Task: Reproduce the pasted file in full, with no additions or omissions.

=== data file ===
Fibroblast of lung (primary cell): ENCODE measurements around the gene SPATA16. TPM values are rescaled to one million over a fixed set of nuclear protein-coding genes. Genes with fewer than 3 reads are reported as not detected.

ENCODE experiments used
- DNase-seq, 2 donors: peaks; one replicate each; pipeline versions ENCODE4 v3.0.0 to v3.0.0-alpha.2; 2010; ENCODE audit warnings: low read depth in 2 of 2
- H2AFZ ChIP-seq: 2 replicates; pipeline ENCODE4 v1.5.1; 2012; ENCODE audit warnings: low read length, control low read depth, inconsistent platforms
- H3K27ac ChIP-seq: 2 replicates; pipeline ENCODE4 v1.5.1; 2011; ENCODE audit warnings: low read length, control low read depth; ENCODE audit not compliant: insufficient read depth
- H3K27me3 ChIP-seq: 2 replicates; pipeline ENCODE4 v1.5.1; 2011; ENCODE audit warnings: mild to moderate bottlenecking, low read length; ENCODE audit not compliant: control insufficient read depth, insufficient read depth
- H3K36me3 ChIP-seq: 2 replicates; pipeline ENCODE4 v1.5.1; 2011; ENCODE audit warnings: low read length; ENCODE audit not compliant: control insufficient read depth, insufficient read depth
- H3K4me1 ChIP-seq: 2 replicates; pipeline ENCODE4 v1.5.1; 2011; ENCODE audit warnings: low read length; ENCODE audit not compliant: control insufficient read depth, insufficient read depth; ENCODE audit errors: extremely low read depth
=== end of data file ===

Fibroblast of lung (primary cell): ENCODE measurements around the gene SPATA16. TPM values are rescaled to one million over a fixed set of nuclear protein-coding genes. Genes with fewer than 3 reads are reported as not detected.

ENCODE experiments used
- DNase-seq, 2 donors: peaks; one replicate each; pipeline versions ENCODE4 v3.0.0 to v3.0.0-alpha.2; 2010; ENCODE audit warnings: low read depth in 2 of 2
- H2AFZ ChIP-seq: 2 replicates; pipeline ENCODE4 v1.5.1; 2012; ENCODE audit warnings: low read length, control low read depth, inconsistent platforms
- H3K27ac ChIP-seq: 2 replicates; pipeline ENCODE4 v1.5.1; 2011; ENCODE audit warnings: low read length, control low read depth; ENCODE audit not compliant: insufficient read depth
- H3K27me3 ChIP-seq: 2 replicates; pipeline ENCODE4 v1.5.1; 2011; ENCODE audit warnings: mild to moderate bottlenecking, low read length; ENCODE audit not compliant: control insufficient read depth, insufficient read depth
- H3K36me3 ChIP-seq: 2 replicates; pipeline ENCODE4 v1.5.1; 2011; ENCODE audit warnings: low read length; ENCODE audit not compliant: control insufficient read depth, insufficient read depth
- H3K4me1 ChIP-seq: 2 replicates; pipeline ENCODE4 v1.5.1; 2011; ENCODE audit warnings: low read length; ENCODE audit not compliant: control insufficient read depth, insufficient read depth; ENCODE audit errors: extremely low read depth